— Did they pay for your education? — Actually they didn't pay for my education. No, you know my... If we go backwards, from the last one and the most expensive one my University degree at the London School of Еconomics was paid by the London School of Еconomics, and Lord Dahrendorf Scholarship, which was a scholarship by Deutsche bank, so and it was a very big one, it was, I mean it was hard to comprehend and it was a very, very fortunate thing like sixty thousand dollars for one year as a grant. — And Bosphorus? — And during Bosphorus years I had, I was receiving scholarships from three or four institutions, one of them - The Nippon Foundation, and that JACAFA as The Nippon Foundation is sort of subsidiary there and even today we work with JACAFA, now together with JACAFA we are providing scholarships in Tajikistan and Uzbekistan, so every year we choose five to ten people here and there that receive hundred euros scholarships a month.
And those were some good scholarships, I actually used to send money back home instead of receiving money from my parents. — Interesting, I guess this this clarifies and I think, Firdavs also told us his story, so it's quite evident that a lot of people I think, try to find excuses why they're not doing things rather than going and doing it. And in that sense, I really think that your path is first of all of someone who is an achiever, because he just goes and does the things and you did a lot of work with Alif. But would you call yourself an entrepreneur? Because, in my mind when we first met with you and up to the moment when you start, when you moved to Tajikistan you were not an entrepreneur, because you worked in the salaried environment, so where you had the salary, you always studied, you because, I remember, while we were having fun you were always studying and I didn't see you much because of that, but you gave a good example, but when you came back here you got more entrepreneurial I think, can you tell more about that time, what maybe lessons you got here, entrepreneurial lesson, because I know that the lessons you had in London they were not that much...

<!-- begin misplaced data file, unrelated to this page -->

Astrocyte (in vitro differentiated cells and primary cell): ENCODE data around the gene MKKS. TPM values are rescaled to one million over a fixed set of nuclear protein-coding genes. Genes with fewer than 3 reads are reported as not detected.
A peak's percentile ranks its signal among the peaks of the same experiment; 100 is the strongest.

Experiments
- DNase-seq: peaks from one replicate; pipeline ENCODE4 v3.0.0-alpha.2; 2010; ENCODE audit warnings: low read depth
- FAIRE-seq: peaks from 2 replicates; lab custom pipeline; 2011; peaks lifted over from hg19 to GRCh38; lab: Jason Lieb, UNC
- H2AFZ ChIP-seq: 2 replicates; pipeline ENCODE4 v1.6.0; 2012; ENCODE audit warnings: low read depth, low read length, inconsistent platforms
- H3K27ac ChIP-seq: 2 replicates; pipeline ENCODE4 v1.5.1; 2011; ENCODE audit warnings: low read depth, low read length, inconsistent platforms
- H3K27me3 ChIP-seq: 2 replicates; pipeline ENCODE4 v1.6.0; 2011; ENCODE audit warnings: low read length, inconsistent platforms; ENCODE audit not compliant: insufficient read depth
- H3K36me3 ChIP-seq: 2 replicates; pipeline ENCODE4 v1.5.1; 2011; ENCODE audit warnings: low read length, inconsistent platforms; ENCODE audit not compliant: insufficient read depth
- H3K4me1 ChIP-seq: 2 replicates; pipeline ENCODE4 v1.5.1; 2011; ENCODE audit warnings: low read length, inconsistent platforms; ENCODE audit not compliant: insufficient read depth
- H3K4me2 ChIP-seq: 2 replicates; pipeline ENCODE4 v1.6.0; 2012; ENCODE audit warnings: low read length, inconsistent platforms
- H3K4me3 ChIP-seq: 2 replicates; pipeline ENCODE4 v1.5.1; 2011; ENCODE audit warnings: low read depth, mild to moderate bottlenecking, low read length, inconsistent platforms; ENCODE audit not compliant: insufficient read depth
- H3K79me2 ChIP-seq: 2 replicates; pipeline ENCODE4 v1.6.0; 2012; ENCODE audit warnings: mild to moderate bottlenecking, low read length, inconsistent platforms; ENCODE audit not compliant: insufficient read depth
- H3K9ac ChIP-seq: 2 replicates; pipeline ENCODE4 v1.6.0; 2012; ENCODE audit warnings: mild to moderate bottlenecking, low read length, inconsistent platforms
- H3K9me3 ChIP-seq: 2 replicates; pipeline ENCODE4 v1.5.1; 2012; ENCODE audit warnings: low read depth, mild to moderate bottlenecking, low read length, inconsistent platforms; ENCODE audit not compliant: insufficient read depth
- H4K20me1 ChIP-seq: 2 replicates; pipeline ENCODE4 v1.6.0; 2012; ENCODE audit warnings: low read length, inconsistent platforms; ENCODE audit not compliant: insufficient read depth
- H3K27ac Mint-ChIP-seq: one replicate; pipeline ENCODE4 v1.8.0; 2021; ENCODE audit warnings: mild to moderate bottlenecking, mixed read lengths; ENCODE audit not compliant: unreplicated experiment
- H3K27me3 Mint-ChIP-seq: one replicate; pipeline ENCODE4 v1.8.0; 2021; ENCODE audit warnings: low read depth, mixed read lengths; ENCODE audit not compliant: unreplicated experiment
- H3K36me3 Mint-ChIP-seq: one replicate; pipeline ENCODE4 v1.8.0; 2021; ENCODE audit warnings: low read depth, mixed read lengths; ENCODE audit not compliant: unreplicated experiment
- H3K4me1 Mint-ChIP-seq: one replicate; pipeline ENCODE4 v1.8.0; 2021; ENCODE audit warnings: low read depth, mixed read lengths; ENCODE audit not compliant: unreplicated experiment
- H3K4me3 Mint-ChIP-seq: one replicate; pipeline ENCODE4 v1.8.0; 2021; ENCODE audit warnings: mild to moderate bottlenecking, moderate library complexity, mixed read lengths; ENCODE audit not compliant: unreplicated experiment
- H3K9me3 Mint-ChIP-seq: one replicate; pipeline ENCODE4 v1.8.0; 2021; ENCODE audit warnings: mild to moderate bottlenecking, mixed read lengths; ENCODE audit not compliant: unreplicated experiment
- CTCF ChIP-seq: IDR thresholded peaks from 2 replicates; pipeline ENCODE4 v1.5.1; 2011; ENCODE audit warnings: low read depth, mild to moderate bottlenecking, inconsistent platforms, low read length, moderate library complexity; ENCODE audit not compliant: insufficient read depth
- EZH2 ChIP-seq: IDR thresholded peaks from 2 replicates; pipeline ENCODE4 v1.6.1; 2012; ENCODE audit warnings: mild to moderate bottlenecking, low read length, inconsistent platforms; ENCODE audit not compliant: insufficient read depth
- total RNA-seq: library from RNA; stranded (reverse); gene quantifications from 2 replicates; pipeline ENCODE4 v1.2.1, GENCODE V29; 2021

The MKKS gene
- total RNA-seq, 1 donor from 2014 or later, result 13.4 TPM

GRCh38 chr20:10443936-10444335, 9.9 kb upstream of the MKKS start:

— Entrepreneurship lessons — Entrepreneurship lessons, yes And I don't know if you agree or not maybe? — Yes, I do agree, I studied finance, not much with entrepreneurship. I think when I came back I started working in the banking sector and that gave me an opportunity to see how much improvement can be made in the sector, it's huge in size but at the same time the service levels were bad, the NPL the Non Performing Loans level were very bad, people didn't trust and didn't want to work with banks. 70 percent of monetary base is outside the banking system, whereas in the UK for example, only five percent of money is outside the banking sector. And seeing this level of economic unlocking that can be made, inevitably though these thoughts came to mind okay we can do something. — There is an opportunity.
— Yes, there is an opportunity and of course, I was discussing this internally within that bank initially, but at that point of time there wasn't any interest to significantly change things, so that probably helped us to start something on our own rather than with the support of some big institution behind. And similarly with the with the classifieds with somon.tj I made a lot of use of gumtree, back in the year, to find a place for rent and so on and when I came back here, I didn't see anything like that so, we started a project which you don't know, it's called shaftolu.tj.
— Shaftolu? — Yes. That was the first one, and it failed completely, so but then I was very, very lucky to have found and got to know Jahongir and Dilovar. Dilovar Amonov, Jahongir Zabirov are very entrepreneurial, very driven, very hard-working people who are today with Alif and together we started fara.tj and somon.tj and those things moved on. So, it's the combination of that. It's having seen something... — That experience basically taught to you more about entrepreneurship because there was the first.
— Oh no, I have many failed experiences like that. Have you ever read Metropole newspaper? — No. — We didn't issue a single one, but remember I think, I was actually even asking you that question: "Azamat what do you think about newspapers though?" — Probably, yes — Maybe yes, because at one point I thought we should do a newspaper and... — How did you make your first money? — By working, I was, I used to work for construction, yes, it was 2004. I was 19.
I had a gap here, at my studies I had to take a gap here for financial reasons and when I came back I started working at a construction here as an interpreter, a translator, and a supervisor of kind of small team. — Turkish construction project it was? — It was construction the construction of US Embassy. — Interesting.